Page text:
Gut dysbiosis was proposed to be involved in the pathogenesis of several diseases[88]. Reduced level of fermenters has been found in the intestinal microflora of the ASD patients[89]. The microbiota-gut-brain axis refers to the ability of gut microbiota to communicate with brain and regulate behavior[90]. Fecal microbiota transplantation has been used in treating several GI disorders but increase knowledge and control trials are needed before it can be used broadly in clinic[91].

Nevertheless, other studies didn’t find a difference in GI microbiota of ASD children with and without GI disturbances[92]. Imbalance in gut microbiota population may render the intestinal mucosa susceptible to injuries, infections, inflammation, abnormal digestion, immune imbalance, immune reaction and cross reaction in other tissues including the brain. More research is emerging in this area.

VASOACTIVE INTESTINAL PEPTIDE AND OTHER NEUROPEPTIDES IN ASD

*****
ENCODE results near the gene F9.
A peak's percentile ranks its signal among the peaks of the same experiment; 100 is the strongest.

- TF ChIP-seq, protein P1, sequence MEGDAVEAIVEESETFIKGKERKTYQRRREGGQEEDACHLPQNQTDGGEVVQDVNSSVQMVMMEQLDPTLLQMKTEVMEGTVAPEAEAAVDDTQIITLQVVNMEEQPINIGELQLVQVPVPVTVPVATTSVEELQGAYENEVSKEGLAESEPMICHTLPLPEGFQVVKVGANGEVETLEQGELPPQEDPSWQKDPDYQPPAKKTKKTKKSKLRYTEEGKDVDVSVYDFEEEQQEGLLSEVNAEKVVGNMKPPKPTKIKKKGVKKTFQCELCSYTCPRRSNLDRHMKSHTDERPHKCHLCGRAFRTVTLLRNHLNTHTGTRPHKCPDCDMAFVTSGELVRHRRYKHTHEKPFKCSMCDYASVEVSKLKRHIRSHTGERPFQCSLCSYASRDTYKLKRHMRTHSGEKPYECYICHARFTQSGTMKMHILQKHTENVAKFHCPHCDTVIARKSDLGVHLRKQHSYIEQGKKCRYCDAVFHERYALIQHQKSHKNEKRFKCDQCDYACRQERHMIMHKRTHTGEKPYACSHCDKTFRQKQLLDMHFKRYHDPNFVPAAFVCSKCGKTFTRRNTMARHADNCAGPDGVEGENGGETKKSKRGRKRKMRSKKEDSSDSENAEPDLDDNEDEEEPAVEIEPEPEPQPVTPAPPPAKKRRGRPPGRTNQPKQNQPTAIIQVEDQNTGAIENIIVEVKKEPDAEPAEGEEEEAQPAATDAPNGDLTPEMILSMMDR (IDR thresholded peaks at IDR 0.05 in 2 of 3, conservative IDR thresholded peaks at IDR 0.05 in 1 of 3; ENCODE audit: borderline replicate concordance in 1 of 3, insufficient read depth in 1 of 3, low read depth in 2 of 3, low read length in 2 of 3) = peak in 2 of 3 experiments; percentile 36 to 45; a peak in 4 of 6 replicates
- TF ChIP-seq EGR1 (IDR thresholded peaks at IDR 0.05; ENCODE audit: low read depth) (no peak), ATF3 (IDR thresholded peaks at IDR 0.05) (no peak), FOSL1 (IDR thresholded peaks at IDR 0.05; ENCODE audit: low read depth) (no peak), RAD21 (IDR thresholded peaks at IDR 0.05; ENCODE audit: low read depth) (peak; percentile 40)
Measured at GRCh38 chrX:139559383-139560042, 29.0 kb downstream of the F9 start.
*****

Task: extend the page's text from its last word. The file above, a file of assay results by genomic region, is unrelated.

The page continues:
Elevated levels of several neuropeptide including vasoactive intestinal peptide (VIP), calcitonin gene-related peptide (CGRP), brain-derived neurotrophic factor (BDNF) and neurotrophin 4/5 (NT4/5) in the blood of 60 neonates who were just born compared to 56 age-matched control group[93] opened many lines of investigation. Those 60 neonates developed ASD or mental retardation later in life. Nelson and colleagues looked at their blood in the archived neonatal blood samples that are usually drawn at birth.

VIP and pituitary adenylate cyclase-activating peptide (PACAP) are members of the VIP-glucagon-secretin family of peptides[94]. VIP has several functions in the digestive tract, cardiovascular system, lungs, kidney, and endocrine system[95] and is involved in cerebral growth and neurogenesis and astrocytogenesis[8]. VIP is a parasympathetic neurotransmitter and neuromodulator that has been implicated in the pathogenesis of cluster headaches[96].

VIP is involved in activation of brainstem reflexes, and its infusion was shown to decrease the blood velocity in the middle cerebral artery. VIP/PACAP have been implicated in homeostasis of the immune system and are believed to have anti-inflammatory effect on innate and adaptive immunity, promote Th2 responses and decrease the proinflammatory Th1 response[97,98]. Several properties of VIP including those mentioned above and its function on intestinal tight junctions and permeability, as well as therapeutic use have been recently reviewed[99].